After a few pictures, I climbed in the pilot seat and remembered to open the door for Mike. I don’t even remember the takeoff. I was already flying high. In reality we had to stay low to avoid a few rainclouds. Three hours later we made it to Jacksonville-Craig Airport. Yep, still in Florida. Darn headwinds. But 4490B met another admirer, the FBO mechanic who liked her shape. I was proud to show her off.

Another three hours and we made it to Florence, South Carolina. Yep, more headwinds but the clouds were gone and we could go higher. We climbed and watched the terminator rise up and create nighttime. ATC granted us flight following the entire route, handing us off to each center. After more than TEN hours flight we finally arrived at New Garden. My baby was home.

A huge, heartfelt Thank You goes out to everyone who encouraged me and guided me in this journey. I couldn’t have done this without you.

That determination paid off. I am now the owner/caretaker of Nine Zero Bravo. Watch for me as I work on my next few hours of insurance time. Then let’s go flying!

Tuesday, February 4, 2014

Nearing the Finish Line

It is exciting when you are almost finished making blocks for a new quilt. This quilt is a layout of my own design, using the Goose & Goslings block shown in a quilt in Moda Bakeshop called "Clover Cake Quilt" from sweetwater cotton shoppe.  I wanted to highlight the block and use a more traditional setting. The Goose & Goslings block first made its appearance around 1860 which is around the time my great-grandmother Berta Wendler was born (1868). She later emigrated to the US from Germany at the age of 15.

The working title of this quilt is "1860s Revival" or maybe "Mother Goose". Which name do you think would fit this design the best? Maybe I should call it "Silly Goose".  

Each block features a different fabric offset with muslin. The setting triangles fabric is Winter Wheat in Denim from Connecting Threads. I plan to use a wool batting and back it in a cream/blue toile, also from Connecting Threads. 

Anyway, I made another half block tonight so I need one more full block and two half blocks. Then I can pull everything together. Should I extend the setting fabric into a three inch border all around or just finish the edge without a border like most antique quilts?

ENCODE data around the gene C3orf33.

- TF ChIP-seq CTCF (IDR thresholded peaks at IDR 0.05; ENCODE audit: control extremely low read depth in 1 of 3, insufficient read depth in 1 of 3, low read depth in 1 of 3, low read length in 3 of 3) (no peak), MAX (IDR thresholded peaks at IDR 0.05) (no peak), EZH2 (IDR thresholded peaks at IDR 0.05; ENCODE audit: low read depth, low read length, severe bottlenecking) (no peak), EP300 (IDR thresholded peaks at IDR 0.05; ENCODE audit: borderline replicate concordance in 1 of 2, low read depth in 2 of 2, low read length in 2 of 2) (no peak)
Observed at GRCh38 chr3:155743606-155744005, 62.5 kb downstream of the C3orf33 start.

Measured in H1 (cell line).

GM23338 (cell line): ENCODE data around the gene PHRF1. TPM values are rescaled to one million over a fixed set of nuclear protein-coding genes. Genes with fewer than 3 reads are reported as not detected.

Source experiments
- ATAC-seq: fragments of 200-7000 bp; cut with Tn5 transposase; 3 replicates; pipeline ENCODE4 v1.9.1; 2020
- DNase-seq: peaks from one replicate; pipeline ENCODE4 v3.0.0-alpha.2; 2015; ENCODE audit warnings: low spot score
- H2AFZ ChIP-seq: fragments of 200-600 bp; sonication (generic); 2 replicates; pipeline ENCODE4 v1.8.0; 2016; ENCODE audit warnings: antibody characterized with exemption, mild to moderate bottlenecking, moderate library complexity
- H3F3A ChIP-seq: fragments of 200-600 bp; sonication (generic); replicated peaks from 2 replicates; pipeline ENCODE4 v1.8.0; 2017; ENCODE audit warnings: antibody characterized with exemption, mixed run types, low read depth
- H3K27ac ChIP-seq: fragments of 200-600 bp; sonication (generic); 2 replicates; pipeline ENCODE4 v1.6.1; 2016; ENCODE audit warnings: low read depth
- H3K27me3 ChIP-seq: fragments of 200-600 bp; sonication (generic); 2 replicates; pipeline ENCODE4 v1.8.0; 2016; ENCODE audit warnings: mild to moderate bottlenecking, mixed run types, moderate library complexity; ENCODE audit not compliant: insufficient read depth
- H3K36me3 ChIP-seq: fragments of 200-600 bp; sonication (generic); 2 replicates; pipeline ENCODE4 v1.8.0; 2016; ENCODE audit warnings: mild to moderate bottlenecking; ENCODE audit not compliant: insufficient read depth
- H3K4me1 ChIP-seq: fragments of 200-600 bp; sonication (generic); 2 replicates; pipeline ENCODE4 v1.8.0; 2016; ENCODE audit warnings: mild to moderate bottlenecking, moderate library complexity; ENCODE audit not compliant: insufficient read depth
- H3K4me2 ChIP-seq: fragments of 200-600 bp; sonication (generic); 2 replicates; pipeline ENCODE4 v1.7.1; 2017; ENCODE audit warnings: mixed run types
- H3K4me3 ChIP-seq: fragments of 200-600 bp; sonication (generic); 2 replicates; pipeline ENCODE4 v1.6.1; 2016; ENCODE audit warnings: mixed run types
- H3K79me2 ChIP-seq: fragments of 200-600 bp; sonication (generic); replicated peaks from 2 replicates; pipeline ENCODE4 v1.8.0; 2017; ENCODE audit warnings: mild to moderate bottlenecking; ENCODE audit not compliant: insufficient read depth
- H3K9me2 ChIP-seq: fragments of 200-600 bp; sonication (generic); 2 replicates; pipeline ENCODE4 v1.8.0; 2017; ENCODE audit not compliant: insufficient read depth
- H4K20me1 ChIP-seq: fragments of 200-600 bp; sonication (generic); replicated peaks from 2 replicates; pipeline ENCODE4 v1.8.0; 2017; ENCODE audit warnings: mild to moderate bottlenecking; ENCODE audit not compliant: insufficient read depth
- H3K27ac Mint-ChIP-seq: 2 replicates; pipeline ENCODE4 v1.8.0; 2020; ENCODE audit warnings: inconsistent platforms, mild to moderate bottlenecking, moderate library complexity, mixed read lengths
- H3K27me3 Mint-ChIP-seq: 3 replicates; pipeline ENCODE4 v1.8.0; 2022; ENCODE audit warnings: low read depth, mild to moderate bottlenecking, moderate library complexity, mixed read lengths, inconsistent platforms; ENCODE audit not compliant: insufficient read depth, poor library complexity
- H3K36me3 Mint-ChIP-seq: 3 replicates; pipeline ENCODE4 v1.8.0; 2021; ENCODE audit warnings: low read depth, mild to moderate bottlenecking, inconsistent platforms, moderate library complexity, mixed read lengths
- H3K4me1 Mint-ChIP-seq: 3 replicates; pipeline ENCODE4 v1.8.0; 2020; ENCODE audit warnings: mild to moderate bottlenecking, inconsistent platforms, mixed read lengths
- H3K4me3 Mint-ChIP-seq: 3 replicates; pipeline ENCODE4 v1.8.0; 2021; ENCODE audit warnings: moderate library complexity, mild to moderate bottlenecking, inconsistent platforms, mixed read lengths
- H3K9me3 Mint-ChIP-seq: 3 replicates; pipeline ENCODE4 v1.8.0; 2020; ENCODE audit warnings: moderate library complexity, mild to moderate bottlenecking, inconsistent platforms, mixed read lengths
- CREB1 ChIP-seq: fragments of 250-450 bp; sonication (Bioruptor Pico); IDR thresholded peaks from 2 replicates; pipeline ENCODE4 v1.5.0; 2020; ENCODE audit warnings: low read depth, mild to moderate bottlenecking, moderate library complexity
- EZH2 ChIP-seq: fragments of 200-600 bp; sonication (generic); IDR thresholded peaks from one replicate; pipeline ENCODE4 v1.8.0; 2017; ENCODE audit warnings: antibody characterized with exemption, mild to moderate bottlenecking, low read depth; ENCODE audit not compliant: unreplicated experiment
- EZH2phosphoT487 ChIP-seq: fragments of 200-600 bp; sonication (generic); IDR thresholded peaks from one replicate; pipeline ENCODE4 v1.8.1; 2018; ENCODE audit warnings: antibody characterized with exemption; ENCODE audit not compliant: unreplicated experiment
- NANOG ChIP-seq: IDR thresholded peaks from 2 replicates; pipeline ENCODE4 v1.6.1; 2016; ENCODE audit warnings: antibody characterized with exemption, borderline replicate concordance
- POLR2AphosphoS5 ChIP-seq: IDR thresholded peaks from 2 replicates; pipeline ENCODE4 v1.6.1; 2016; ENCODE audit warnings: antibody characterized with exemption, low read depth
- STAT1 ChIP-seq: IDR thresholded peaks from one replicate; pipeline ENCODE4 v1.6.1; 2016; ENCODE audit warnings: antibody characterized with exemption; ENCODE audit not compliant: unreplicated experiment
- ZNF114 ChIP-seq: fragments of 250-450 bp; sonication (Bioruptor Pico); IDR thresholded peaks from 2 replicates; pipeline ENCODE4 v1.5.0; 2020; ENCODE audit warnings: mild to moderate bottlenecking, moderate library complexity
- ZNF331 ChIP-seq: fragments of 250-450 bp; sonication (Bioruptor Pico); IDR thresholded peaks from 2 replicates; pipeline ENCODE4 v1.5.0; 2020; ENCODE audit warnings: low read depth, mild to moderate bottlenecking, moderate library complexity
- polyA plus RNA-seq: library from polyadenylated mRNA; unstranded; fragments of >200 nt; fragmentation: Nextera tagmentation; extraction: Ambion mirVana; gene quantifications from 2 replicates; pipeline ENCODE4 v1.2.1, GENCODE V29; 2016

Then it's time to Quilt as Desired. Okay. I'm thinking of echoing the zig zag on the sashing and doing a simple free motion design on the blocks. Or maybe I should sew groups of triple lines in the sashing?  Aargh, this is why I have so many flimsies waiting to be quilted! I have a hard time deciding how to quilt the darn things. 

Sunday, February 2, 2014

And Many More!

Remember that Dr. Seuss book "Hand Hand Fingers Thumb"?  All those monkeys drumming on drums? As the monkeys multiply, one verse goes "Many more fingers, many more thumbs, many more monkeys drumming on drums".

Okay, why am I quoting Dr. Seuss?  Well, I have many more pieces, many more blocks, many more hours of sewing and watching the clock.  (Dum ditty dum ditty dumb dumb dumb.)  

My Celtic Solstice quilt is a faithful adaptation to Bonnie Hunter's latest mystery quilt.  I kept up with the clues and had all my blocks and borders ready to go.  Just when I was ready to assemble blocks and add the borders, my hubby begged me to make a larger version so it could be used as a bedspread.  OMG that is more than double the amount of sewing! But I'm glad he liked the design as much as I do!

So....I have enough of the colors and neutrals, and I even have plenty of green stripe for the outer border. Maybe a couple months later I will be able to report finally that I'm done. Just not now.

In the meantime, I am busy working on my UFO list and using up adhesive bandages. No, my sewing isn't hazardous. Just don't give me a knife.  Somehow I cut my finger while making peanut butter cookies. Dull knives do not cut plastic bags of brown sugar but they do cut fingers. (Ask me how I know.)  

Congratulations to my daughter for swimming in the final meet on Friday. Next up are the SATs. Oh boy.

I am a die-hard Broncos fan, after living in Denver for 10 years and marveling at the brilliance of John Elway and rejoicing with millions of fans in previous Super Bowls.  But Peyton Manning and the team sure did disappoint me tonight. <big sigh>  At least most of the commercials were worth watching. The Radio Shack commercial with all those 80s icons made me laugh.